Markets in Chandigarh report dip in sales of sweets, rakhis this Raksha Bandhan
There was almost no rush on the stalls and people were hesitant to touch anything laid out even though bottles of sanitisers were placed alongside for public use.Updated: Aug 02, 2020 01:15 IST
Raksha Bandhan will be celebrated in the city on Monday, but the markets in the city still wear a deserted look. There was almost no rush on the stalls and people were hesitant to touch anything laid out even though bottles of sanitisers were placed alongside for public use.
As per Diwakar Sahoonja, proprietor of Dewsun in Sector 11, sales this year have been lowest in the past few years owing to the pandemic. “Due to a cash crunch, many people are not buying gift baskets that brothers would usually get for their sisters. We would sell 5,000 rakhis a day in previous years, but now we are barely selling 2,000 pieces. The sale of greeting cards has also been affected. We have special mailers with a card and rakhi and normally we would sell about a 1,000 of them daily. Now, we have managed to sell only around 200 of them.”
Sahoonja also stocks high-end rakhi cards priced as high as ₹1,000 per card which in previous years, he said, some ministers and VIPs would buy from him, but he has not sold a single one this year.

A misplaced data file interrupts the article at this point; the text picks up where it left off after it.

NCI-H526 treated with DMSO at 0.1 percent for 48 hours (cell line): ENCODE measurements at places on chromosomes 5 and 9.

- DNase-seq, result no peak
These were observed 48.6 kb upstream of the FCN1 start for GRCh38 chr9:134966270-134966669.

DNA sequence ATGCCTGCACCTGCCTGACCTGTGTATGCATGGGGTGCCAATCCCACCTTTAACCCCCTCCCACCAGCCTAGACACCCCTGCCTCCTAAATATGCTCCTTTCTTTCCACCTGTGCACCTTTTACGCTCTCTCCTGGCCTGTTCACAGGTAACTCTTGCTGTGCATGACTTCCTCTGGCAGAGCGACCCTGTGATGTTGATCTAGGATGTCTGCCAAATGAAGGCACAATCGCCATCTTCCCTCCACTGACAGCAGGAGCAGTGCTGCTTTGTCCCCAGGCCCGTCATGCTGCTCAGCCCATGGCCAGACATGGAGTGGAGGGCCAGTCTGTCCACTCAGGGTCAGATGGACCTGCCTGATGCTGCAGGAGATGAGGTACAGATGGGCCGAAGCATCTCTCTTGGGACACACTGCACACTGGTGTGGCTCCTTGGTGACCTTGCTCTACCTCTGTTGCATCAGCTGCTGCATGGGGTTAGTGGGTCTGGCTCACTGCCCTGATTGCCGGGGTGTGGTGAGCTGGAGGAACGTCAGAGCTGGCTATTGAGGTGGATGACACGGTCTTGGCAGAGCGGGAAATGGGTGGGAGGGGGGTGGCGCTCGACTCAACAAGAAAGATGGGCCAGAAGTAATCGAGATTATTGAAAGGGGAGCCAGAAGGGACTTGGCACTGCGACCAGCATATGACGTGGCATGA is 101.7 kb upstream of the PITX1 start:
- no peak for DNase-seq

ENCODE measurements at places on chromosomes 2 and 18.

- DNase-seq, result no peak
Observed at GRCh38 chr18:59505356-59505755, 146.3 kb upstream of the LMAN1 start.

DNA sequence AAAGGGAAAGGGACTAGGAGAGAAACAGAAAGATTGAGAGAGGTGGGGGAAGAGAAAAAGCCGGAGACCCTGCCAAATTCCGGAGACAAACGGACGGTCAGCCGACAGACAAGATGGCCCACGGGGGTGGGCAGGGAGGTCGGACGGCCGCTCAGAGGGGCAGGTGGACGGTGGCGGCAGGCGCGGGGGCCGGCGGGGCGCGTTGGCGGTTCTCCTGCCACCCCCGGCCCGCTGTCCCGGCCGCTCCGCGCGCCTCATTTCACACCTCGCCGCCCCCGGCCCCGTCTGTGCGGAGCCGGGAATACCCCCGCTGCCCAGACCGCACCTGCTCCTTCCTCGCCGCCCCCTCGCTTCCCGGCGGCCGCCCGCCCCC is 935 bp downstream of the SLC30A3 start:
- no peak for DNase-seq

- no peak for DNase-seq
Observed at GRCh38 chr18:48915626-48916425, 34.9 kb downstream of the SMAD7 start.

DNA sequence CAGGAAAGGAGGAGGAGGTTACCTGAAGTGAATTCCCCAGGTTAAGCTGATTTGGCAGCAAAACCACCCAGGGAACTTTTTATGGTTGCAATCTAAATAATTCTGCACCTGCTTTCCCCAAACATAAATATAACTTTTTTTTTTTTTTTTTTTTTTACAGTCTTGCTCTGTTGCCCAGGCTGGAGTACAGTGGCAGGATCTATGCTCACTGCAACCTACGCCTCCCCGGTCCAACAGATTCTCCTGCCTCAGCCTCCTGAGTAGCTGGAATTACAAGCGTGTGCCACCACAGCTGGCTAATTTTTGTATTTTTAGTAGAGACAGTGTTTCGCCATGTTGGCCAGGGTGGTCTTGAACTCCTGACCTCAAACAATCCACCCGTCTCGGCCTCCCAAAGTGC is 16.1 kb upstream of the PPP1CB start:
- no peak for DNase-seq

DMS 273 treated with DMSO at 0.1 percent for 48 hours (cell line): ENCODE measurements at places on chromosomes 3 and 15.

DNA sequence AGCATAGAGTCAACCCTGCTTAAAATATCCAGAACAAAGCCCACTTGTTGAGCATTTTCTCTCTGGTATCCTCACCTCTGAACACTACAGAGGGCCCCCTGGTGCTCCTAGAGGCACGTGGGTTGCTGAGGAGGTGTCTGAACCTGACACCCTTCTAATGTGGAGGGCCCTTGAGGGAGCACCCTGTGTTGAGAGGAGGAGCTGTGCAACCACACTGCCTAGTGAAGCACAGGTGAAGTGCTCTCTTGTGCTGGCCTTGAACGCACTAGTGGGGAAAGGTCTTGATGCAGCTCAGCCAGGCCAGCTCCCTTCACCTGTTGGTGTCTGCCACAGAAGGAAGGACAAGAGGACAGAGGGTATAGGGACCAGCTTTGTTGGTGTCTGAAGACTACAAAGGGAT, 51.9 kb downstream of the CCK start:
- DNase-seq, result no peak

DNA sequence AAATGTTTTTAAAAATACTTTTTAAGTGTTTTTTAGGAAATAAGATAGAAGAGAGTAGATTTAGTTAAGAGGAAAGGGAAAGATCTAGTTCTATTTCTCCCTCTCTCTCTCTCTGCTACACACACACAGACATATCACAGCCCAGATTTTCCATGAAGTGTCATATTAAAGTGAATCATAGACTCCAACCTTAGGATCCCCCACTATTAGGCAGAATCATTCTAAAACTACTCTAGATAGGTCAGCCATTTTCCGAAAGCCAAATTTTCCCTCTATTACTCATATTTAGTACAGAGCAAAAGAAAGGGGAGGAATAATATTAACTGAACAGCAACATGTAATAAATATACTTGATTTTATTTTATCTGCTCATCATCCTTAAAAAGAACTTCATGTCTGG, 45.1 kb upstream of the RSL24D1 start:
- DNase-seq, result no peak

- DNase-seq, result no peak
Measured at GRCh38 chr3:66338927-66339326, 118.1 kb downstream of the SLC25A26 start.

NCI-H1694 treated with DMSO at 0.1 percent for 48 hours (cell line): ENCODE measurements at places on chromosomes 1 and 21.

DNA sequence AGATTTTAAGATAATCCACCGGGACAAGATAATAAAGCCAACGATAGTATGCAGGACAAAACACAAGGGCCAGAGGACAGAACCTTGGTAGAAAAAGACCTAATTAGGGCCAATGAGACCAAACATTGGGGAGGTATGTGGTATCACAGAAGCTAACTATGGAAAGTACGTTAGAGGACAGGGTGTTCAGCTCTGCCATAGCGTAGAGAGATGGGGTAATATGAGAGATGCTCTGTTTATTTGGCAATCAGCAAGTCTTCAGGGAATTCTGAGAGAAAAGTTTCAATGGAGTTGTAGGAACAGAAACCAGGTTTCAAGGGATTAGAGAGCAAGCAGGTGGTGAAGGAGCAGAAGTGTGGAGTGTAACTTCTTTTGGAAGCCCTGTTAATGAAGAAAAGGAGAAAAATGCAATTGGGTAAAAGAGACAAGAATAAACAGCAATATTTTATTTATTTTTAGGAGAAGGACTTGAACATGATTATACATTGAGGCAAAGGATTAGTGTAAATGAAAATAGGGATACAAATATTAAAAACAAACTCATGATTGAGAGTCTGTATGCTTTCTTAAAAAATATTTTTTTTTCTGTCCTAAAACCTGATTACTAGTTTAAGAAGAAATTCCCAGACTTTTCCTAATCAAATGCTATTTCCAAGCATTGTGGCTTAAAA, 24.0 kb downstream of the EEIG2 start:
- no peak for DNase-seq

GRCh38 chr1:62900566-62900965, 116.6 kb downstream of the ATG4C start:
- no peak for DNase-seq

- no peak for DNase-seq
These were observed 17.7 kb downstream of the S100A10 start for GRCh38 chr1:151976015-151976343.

Naresh Mahajan, president of the Sector 23 market welfare association (MWA), said that many people had embraced e-retailers this year due to which markets had seen a low footfall. “People are too afraid to come to the markets as so many new Covid cases are being reported everyday. Instead, people are ordering rakhis online.”
President of the Chandigarh Beopar Mandal, Anil Vohra, added that shopkeepers weren’t feeling the festive spirit associated with Raksha Bandhan. “The administration and police can be seen constantly patrolling the markets. Many times shopkeepers and their helpers are challaned even if they take off their masks for even washing their faces. Many shopkeepers are feeling harassed,” he said.
Vohra added that the traders’ body had also met UT senior superintendent of police (SSP) Nilambari Jagdale regarding this.
NOT TOO SWEET
In any normal year, the festival of Raksha Bandhan would be incomplete without sweets. This year, however, sales of sweets are on the lower side as many people are not celebrating the festival owing to the pandemic. Proprietor of Uttam Sweets and president of the Sector 46 MWA, Balwinder Singh, said, “Sales are only 50% of what they used to be in previous years. We used to get orders for laddoos mostly during Raksha Bandhan, but this time we are mostly getting orders for cashew barfis.”
They were hopeful the response will be better on Sunday although they won’t be preparing as many sweets as they did in previous years, Singh added.